A figure of speech in which a positive is stated by negating its opposite. Some examples of litotes: no small victory, not a bad idea, not unhappy. Litotes, which is a form of understatement, is the opposite of hyperbole.
A figure of speech in which two things are compared, usually by saying one thing is another, or by substituting a more descriptive word for the more common or usual word that would be expected. Some examples of metaphors: the world's a stage, he was a lion in battle, drowning in debt, and a sea of troubles.
A figure of speech in which one word is substituted for another with which it is closely associated. For example, in the expression The pen is mightier than the sword, the word pen is used for "the written word," and sword is used for "military power."
A figure of speech in which words are used to imitate sounds. Examples of onomatopoeic words are buzz, hiss, zing, clippety-clop, cock-a-doodle-do, pop, splat, thump, and tick-tock. Another example of onomatopoeia is found in this line from Tennyson's Come Down, O Maid: "The moan of doves in immemorial elms,/And murmuring of innumerable bees." The repeated "m/n" sounds reinforce the idea of "murmuring" by imitating the hum of insects on a warm summer day.
The occurrence of the same or similar sounds at the end of two or more words. When the rhyme occurs in a final stressed syllable, it is said to be masculine: cat/hat, behave/shave, observe/deserve. When the rhyme ends with one or more unstressed syllables, it is said to be feminine: vacation/sensation, reliable/viable. The pattern of rhyme in a stanza or poem is shown usually by using a different letter for each final sound. In a poem with an aabba rhyme scheme, the first, second, and fifth lines end in one sound, and the third and fourth lines end in another.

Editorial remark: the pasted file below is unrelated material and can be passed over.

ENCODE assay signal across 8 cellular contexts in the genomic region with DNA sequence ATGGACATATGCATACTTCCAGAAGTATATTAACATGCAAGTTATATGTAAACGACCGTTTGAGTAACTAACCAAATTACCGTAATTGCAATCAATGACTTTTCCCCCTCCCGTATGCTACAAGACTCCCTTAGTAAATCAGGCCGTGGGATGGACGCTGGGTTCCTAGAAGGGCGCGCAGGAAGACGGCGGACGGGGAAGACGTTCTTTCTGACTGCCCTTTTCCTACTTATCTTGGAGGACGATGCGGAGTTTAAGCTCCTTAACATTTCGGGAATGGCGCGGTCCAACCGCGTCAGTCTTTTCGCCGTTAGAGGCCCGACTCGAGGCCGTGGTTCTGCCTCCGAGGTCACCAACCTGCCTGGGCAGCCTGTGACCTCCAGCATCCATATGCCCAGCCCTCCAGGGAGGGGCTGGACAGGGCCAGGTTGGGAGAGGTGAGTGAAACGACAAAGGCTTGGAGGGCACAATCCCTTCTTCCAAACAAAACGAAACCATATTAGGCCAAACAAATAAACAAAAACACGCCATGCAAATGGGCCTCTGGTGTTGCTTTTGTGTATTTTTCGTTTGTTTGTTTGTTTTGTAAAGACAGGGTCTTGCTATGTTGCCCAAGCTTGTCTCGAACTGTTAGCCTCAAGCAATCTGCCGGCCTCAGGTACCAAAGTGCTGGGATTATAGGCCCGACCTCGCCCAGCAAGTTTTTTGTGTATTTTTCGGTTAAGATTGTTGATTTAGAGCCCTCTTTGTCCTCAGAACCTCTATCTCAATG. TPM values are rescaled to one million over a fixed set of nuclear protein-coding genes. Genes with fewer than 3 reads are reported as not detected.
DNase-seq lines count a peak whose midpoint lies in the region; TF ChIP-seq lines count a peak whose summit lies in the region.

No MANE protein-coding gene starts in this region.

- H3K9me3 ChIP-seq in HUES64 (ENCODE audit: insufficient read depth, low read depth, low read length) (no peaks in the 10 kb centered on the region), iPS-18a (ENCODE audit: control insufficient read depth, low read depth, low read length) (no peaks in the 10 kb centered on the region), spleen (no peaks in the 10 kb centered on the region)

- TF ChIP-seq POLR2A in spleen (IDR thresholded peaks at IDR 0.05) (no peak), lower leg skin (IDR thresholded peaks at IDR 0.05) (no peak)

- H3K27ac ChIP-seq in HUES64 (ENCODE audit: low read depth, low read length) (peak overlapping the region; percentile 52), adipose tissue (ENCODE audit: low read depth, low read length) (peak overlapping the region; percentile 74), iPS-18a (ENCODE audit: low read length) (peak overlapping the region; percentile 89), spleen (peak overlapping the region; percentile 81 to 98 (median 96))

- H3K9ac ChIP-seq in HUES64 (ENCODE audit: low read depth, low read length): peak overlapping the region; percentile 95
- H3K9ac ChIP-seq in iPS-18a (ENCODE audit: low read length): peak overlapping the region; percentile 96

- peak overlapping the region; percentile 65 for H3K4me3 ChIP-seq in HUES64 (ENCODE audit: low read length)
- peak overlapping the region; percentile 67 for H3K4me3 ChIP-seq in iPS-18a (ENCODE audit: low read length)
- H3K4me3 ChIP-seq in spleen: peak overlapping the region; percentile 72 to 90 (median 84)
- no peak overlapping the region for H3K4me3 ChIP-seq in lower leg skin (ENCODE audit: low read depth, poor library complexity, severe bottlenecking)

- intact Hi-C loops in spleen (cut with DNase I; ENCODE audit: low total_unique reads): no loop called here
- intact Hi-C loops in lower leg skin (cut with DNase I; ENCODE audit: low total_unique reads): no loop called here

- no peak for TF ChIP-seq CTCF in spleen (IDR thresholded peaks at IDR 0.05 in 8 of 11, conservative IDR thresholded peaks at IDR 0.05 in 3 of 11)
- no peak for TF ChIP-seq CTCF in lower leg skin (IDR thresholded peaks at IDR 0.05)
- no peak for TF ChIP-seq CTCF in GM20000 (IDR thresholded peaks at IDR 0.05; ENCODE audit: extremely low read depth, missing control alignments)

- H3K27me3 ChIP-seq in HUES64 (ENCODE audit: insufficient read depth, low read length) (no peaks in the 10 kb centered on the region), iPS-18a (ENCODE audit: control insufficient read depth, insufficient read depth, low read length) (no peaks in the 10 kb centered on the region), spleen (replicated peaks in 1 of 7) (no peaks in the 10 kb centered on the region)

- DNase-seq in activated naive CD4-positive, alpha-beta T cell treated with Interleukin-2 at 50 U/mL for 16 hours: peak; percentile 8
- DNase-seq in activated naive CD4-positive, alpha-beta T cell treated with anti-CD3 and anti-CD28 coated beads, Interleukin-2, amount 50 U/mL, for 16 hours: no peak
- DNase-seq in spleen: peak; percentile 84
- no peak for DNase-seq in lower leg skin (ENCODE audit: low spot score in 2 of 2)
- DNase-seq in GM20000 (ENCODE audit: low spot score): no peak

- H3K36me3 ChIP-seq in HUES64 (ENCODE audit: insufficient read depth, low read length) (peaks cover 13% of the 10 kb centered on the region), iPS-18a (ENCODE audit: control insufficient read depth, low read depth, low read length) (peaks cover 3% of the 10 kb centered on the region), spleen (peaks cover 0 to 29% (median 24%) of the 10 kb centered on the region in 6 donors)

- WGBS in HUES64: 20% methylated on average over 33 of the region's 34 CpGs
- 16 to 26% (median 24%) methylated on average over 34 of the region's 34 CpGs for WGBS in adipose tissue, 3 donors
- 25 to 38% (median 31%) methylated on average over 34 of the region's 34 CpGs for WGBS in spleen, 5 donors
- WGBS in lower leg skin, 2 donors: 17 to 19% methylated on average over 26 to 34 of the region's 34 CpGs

The principles and ideals of the Romantic movement in literature and the arts during the late 18th and early 19th centuries. Romanticism, which was a reaction to the classicism of the early 18th century, favored feeling over reason and placed great emphasis on the subjective, or personal, experience of the individual. Nature was also a major theme. The great English Romantic poets include Wordsworth, Coleridge, Byron, Shelley, and Keats.
A figure of speech in which two things are compared using the word "like" or "as." An example of a simile using like occurs in Langston Hughes's poem Harlem: "What happens to a dream deferred?/ Does it dry up/ like a raisin in the sun?"
A lyric poem that is 14 lines long. Italian (or Petrarchan) sonnets are divided into two quatrains and a six-line "sestet," with the rhyme scheme abba abba cdecde (or cdcdcd). English (or Shakespearean) sonnets are composed of three quatrains and a final couplet, with a rhyme scheme of abab cdcd efef gg. English sonnets are written generally in iambic pentameter.
The prominence or emphasis given to particular syllables. Stressed syllables usually stand out because they have long, rather than short, vowels, or because they have a different pitch or are louder than other syllables.
A figure of speech in which a part is used to designate the whole or the whole is used to designate a part. For example, the phrase "all hands on deck" means "all men on deck," not just their hands. The reverse situation, in which the whole is used for a part, occurs in the sentence "The U.S. beat Russia in the final game," where the U.S. and Russia stand for "the U.S. team" and "the Russian team," respectively.
A type of poetry consisting of 10- or 11-syllable lines arranged in three-line "tercets" with the rhyme scheme aba bcb cdc, etc. The poet Dante is credited with inventing terza rima, which he used in his Divine Comedy. Terza rima was borrowed into English by Chaucer, and it has been used by many English poets, including Milton, Shelley, and Auden.
A metrical foot of two syllables, one long (or stressed) and one short (or unstressed). An easy way to remember the trochee is to memorize the first line of a lighthearted poem by Samuel Taylor Coleridge, which demonstrates the use of various kinds of metrical feet: "Trochee/ trips from/ long to/ short." (The stressed syllables are in bold.) The trochee is the reverse of the iamb.